Following the Prayers of the People and an anthem from the choir, we often have a moment for the public reading of scripture. We see this tradition in the early church in Paul’s advice to Timothy (1 Timothy 4:13) which is similar to the example of Jesus (Luke 4:16-20) and other rabbis. A portion of scripture is selected and read aloud before it is explained and discussed.

Some church traditions follow a calendar, called a lectionary, that provides a structure to determine their readings. Other churches do not have a specific time for a reading, but rather fold scripture into the sermon, as Pastor Mandye has been doing during our current series. We do not follow a lectionary, but will typically use a text that is the basis for the morning’s sermon. What I appreciate about this approach is that it reinforces a shared opportunity to interpret the documents that shape our faith. Our tradition in the Restoration Movement values the ability of each person to read and interpret the Bible for themselves. So before a preacher has a chance to tell us what it means, we all have the words before us to consider.

Throughout much of history, the ability to read for oneself was extremely limited. People relied on the recitation of scripture to understand the Bible, which concentrated the spiritual authority of a community by one’s access to education and could be heavily influenced by a leader’s biases. (We still have this problem when a difficult-to-understand passage is dispatched with an appeal to an “obvious” translation of the Greek or Hebrew that eludes other scholars.)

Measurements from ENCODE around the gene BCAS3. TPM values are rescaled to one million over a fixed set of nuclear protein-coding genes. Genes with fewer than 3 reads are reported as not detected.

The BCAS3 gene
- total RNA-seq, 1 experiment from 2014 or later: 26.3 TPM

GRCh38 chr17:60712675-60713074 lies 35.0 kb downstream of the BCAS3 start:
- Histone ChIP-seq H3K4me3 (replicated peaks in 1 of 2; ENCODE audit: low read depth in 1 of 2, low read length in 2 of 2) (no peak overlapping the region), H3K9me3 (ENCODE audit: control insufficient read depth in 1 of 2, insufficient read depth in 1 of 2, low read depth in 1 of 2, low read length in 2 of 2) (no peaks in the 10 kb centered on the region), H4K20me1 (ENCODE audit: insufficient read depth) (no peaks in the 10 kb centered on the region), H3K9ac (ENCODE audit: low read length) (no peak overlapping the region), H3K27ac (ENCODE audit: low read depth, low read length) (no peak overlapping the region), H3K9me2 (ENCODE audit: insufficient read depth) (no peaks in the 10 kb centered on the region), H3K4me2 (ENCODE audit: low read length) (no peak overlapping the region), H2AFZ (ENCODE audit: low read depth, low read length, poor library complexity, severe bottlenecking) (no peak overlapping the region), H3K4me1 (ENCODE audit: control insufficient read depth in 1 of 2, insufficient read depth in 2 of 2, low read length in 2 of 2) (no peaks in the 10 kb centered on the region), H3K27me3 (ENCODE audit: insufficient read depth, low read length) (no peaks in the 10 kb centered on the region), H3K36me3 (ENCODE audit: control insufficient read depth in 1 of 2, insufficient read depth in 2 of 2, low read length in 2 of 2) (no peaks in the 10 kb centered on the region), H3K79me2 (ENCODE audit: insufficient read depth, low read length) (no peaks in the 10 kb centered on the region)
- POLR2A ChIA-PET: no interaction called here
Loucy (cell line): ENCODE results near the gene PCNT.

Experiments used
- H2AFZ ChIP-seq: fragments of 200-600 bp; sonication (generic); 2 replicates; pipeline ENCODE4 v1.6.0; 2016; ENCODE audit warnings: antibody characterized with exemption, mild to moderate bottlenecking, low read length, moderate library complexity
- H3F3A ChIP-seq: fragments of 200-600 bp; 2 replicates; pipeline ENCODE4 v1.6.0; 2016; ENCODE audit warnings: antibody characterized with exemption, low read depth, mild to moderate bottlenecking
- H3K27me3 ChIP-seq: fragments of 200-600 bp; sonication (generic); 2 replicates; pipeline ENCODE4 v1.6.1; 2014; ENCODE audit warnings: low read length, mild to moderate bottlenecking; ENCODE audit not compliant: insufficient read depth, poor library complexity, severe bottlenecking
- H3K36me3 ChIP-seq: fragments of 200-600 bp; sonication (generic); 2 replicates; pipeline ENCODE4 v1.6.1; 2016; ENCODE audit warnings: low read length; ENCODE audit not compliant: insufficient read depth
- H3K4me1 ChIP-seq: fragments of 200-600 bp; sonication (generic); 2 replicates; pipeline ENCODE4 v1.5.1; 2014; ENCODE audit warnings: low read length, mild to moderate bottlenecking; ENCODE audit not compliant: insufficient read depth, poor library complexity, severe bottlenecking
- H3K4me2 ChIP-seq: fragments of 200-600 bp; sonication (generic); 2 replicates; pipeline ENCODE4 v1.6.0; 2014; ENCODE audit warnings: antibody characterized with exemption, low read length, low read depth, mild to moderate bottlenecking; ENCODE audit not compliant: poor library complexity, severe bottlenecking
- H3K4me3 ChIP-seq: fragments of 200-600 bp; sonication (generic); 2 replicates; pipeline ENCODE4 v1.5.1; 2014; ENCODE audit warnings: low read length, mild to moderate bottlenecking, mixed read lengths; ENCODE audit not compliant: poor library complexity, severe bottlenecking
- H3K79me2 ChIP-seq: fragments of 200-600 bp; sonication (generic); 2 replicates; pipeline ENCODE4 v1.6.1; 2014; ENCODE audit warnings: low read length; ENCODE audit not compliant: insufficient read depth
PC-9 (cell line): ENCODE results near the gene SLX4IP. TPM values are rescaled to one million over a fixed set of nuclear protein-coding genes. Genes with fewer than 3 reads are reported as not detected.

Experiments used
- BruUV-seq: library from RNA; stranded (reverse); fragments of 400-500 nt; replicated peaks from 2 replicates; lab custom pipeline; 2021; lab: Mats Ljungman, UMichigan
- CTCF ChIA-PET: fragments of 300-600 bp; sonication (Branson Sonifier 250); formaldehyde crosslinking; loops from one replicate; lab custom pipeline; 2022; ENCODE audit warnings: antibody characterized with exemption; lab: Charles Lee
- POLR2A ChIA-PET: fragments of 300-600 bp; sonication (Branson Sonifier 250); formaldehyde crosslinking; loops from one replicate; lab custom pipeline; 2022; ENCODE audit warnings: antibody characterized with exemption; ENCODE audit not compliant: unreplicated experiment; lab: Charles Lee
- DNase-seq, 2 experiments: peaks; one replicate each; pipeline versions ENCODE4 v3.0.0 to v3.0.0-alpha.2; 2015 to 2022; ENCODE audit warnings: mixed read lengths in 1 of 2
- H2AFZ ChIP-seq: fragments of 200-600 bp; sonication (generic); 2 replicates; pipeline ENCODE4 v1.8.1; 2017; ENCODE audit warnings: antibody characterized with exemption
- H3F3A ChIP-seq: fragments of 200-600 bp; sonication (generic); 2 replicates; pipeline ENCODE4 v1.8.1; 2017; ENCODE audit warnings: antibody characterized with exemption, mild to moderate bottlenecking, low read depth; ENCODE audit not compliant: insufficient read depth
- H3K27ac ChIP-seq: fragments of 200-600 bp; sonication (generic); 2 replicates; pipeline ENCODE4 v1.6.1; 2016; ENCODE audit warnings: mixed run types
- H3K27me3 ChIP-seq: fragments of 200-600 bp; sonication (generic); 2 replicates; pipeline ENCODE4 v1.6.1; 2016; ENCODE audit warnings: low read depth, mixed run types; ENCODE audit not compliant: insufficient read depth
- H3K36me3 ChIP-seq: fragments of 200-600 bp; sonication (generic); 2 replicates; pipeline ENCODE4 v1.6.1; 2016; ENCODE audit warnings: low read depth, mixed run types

The notion that people should be able to read the Bible for themselves, along with the invention of durable printing materials and innovations in printing, helped to spark the Protestant Reformation in Europe and the spread of literacy. This effect continues today as Bible translation has established the recognition and survival of indigenous languages.

When people have access to the Bible in their own language, it becomes a powerful tool for seeing oneself as a full and welcome part of the Christian family. In reading the gospels, Jesus speaks like we do and not like the missionary or colonizer. And the recurring themes of restoration and justice become embedded in the imagination of the faithful. To counteract this effect, the so-called “Slave Bible” that was specifically printed for missionaries to use in British colonies, removed over 80% of the Protestant Bible that might have been supportive of rebellion or social equality.

What we value in our church is for all to participate in the spiritual formation of one another. While individual study of scripture can be significant, when we read together and make room for others whose understanding may be different, we find a fuller picture of what it means to continue God’s story of faith. By reading together, without commentary, we begin our search for understanding on equal ground before going deeper with one who has spent time preparing to lead the community in bringing these diverse voices together.

Experiment: Before looking at the screen or in your Bible, close your eyes and listen to the words being read aloud. Think about how you receive this differently than if you were to be reading along.

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